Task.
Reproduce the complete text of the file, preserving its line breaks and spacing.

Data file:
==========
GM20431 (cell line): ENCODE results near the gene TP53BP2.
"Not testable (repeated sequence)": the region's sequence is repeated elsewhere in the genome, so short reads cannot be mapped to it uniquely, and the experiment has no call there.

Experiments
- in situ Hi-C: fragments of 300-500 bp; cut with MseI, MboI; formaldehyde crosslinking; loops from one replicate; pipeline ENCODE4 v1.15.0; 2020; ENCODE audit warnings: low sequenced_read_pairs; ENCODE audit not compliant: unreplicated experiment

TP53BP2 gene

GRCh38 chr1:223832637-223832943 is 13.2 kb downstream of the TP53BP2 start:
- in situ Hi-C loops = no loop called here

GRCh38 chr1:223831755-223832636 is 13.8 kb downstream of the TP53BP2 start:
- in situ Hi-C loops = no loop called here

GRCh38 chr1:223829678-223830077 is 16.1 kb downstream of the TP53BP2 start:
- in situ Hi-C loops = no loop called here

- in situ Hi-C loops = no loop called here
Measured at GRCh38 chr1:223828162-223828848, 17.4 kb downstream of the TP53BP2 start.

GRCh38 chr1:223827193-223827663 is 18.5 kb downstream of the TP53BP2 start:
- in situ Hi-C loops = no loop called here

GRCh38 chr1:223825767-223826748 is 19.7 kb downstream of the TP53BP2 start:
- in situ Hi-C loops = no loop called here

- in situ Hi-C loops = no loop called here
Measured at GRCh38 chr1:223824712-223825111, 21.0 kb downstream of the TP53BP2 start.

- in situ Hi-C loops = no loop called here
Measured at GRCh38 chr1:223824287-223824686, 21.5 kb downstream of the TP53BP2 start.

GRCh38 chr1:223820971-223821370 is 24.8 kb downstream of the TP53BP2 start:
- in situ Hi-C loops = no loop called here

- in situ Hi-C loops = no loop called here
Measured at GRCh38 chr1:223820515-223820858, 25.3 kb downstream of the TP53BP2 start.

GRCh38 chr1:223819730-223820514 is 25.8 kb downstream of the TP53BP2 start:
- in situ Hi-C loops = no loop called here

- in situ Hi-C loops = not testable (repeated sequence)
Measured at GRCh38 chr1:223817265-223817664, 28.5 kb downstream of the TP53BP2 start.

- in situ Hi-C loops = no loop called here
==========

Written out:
GM20431 (cell line): ENCODE results near the gene TP53BP2.
"Not testable (repeated sequence)": the region's sequence is repeated elsewhere in the genome, so short reads cannot be mapped to it uniquely, and the experiment has no call there.

Experiments
- in situ Hi-C: fragments of 300-500 bp; cut with MseI, MboI; formaldehyde crosslinking; loops from one replicate; pipeline ENCODE4 v1.15.0; 2020; ENCODE audit warnings: low sequenced_read_pairs; ENCODE audit not compliant: unreplicated experiment

TP53BP2 gene

GRCh38 chr1:223832637-223832943 is 13.2 kb downstream of the TP53BP2 start:
- in situ Hi-C loops = no loop called here

GRCh38 chr1:223831755-223832636 is 13.8 kb downstream of the TP53BP2 start:
- in situ Hi-C loops = no loop called here

GRCh38 chr1:223829678-223830077 is 16.1 kb downstream of the TP53BP2 start:
- in situ Hi-C loops = no loop called here

- in situ Hi-C loops = no loop called here
Measured at GRCh38 chr1:223828162-223828848, 17.4 kb downstream of the TP53BP2 start.

GRCh38 chr1:223827193-223827663 is 18.5 kb downstream of the TP53BP2 start:
- in situ Hi-C loops = no loop called here

GRCh38 chr1:223825767-223826748 is 19.7 kb downstream of the TP53BP2 start:
- in situ Hi-C loops = no loop called here

- in situ Hi-C loops = no loop called here
Measured at GRCh38 chr1:223824712-223825111, 21.0 kb downstream of the TP53BP2 start.

- in situ Hi-C loops = no loop called here
Measured at GRCh38 chr1:223824287-223824686, 21.5 kb downstream of the TP53BP2 start.

GRCh38 chr1:223820971-223821370 is 24.8 kb downstream of the TP53BP2 start:
- in situ Hi-C loops = no loop called here

- in situ Hi-C loops = no loop called here
Measured at GRCh38 chr1:223820515-223820858, 25.3 kb downstream of the TP53BP2 start.

GRCh38 chr1:223819730-223820514 is 25.8 kb downstream of the TP53BP2 start:
- in situ Hi-C loops = no loop called here

- in situ Hi-C loops = not testable (repeated sequence)
Measured at GRCh38 chr1:223817265-223817664, 28.5 kb downstream of the TP53BP2 start.

- in situ Hi-C loops = no loop called here